If your horse’s tail (and same applies to the mane) is very untidy with stray hairs spoiling the line, you may wish to indulge in some mane and tail pulling. Note: This is best done before washing! For a horse this feels much like when you pluck your eyebrows!

Here’s a video that explains how to pull the tail (remove extraneous hairs so that it lies smooth and flat). You may also find the Supreme Products masterclass in tail pulling useful. 

Either the night before the show, or early on show morning, you can proceed with plaiting your clean, combed, conditioned and pulled tail.

Here’s a step bystep guide video to help you with the tail plaiting technique. If you have not done this before it is best to practice a few times well before show day! 
Once plaited to your satisfaction, protect your work by putting the tail into a tail bag.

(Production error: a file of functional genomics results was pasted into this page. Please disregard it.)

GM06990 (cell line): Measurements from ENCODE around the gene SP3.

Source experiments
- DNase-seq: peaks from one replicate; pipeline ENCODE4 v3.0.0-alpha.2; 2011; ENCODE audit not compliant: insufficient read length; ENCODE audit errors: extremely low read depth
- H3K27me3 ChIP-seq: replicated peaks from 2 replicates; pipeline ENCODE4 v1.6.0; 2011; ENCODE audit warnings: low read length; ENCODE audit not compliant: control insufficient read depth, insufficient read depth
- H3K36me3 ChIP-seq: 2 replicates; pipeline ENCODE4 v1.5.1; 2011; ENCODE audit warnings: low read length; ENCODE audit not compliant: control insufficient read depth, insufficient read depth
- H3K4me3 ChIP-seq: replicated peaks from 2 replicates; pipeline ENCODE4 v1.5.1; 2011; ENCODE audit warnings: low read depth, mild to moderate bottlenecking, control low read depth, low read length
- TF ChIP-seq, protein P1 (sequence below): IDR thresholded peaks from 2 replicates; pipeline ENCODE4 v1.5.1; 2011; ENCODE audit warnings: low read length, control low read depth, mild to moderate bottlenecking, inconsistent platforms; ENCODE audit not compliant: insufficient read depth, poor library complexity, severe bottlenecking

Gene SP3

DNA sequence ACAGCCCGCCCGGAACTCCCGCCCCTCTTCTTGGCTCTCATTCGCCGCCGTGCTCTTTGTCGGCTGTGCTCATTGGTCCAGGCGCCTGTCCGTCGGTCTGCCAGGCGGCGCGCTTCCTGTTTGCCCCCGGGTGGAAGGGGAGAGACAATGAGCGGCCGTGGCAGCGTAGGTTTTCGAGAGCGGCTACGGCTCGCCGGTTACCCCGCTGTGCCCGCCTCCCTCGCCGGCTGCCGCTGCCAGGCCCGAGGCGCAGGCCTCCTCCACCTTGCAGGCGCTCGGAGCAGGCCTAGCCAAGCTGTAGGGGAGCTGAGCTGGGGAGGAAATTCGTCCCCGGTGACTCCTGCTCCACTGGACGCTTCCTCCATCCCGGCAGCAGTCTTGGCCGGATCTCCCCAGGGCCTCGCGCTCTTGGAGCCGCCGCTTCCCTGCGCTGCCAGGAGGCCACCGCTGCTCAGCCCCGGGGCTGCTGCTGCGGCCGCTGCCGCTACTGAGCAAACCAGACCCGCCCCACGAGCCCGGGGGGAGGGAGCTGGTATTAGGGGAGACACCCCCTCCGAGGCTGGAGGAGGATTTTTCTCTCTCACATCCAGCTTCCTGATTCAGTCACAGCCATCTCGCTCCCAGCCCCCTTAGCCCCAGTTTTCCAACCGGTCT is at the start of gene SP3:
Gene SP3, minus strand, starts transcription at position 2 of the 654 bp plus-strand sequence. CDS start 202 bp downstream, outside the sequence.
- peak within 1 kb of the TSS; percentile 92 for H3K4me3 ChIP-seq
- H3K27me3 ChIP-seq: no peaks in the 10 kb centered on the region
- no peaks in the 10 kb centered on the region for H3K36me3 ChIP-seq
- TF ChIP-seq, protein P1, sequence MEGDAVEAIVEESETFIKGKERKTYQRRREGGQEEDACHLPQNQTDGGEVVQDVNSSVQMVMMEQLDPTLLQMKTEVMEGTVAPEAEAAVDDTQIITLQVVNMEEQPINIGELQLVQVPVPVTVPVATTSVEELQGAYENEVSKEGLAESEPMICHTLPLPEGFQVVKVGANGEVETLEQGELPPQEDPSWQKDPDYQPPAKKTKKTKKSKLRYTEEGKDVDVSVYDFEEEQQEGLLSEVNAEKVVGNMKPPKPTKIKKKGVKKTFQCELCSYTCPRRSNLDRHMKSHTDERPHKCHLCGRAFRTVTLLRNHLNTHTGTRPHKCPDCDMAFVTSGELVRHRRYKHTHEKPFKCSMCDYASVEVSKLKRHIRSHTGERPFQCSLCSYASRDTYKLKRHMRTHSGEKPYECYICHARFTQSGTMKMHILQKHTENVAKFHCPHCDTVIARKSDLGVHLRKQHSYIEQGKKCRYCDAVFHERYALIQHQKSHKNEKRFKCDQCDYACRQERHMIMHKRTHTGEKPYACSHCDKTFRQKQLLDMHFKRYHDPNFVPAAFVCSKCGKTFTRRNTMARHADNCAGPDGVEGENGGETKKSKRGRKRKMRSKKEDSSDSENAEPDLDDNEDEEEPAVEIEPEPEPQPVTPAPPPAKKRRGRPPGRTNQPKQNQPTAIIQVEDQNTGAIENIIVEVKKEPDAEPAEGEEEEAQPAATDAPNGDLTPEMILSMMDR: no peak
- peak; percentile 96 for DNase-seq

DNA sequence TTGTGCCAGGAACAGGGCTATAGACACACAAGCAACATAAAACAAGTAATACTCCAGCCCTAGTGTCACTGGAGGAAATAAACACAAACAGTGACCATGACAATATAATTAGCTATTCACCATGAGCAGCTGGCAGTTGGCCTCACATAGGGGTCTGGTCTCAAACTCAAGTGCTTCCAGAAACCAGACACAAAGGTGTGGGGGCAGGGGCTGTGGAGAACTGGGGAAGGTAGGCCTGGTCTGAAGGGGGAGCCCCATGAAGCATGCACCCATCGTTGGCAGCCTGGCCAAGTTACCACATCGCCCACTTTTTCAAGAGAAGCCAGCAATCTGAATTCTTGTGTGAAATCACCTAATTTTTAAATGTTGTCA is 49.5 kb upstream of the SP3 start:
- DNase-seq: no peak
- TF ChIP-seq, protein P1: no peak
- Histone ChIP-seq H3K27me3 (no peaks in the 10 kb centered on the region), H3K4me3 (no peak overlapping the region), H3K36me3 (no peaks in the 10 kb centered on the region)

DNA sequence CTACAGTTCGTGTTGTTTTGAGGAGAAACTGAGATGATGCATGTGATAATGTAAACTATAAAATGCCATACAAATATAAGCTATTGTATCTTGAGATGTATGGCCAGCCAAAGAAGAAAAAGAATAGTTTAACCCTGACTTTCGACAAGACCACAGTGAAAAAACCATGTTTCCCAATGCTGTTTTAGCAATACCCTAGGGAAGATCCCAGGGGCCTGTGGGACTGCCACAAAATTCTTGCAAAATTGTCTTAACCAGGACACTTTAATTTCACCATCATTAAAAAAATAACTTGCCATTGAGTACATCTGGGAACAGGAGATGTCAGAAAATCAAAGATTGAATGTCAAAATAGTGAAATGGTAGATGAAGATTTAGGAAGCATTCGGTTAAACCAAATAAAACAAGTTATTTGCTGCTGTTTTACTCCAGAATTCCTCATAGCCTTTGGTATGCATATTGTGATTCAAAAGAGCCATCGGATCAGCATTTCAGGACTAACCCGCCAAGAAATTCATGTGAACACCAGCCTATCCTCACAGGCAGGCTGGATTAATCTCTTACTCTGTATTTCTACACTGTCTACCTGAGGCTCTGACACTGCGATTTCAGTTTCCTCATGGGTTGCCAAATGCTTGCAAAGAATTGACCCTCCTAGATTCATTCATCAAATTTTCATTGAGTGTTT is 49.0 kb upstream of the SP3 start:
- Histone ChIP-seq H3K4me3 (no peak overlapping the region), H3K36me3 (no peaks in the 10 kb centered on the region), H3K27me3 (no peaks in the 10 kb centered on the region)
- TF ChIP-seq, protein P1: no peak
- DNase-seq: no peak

·         Mane Plaiting

This can be done the night before the show. As with the tail, you may wish to have pulled the mane to thin it in advance to make sure it is neat and shaped.

Spray with a conditioner and have a hood ready to keep things neat and in place when you’re done.

Manes are always plaited on the horse’s off-side (the right) and always have an uneven number of plaits. The number of plaits will depend on the length and thickness of the mane.

If you plait the night before, you can leave the rolling of the plaits until the morning of show day.

Once again, remember practice makes perfect, so be sure you’ve got this plaiting down pat well in advance.

·         Hooves

Assuming you have had your horse’s hooves professionally well-shoed and trimmed in advance of the show, you need to just sand them lightly with an emery board and then paint with clear polish.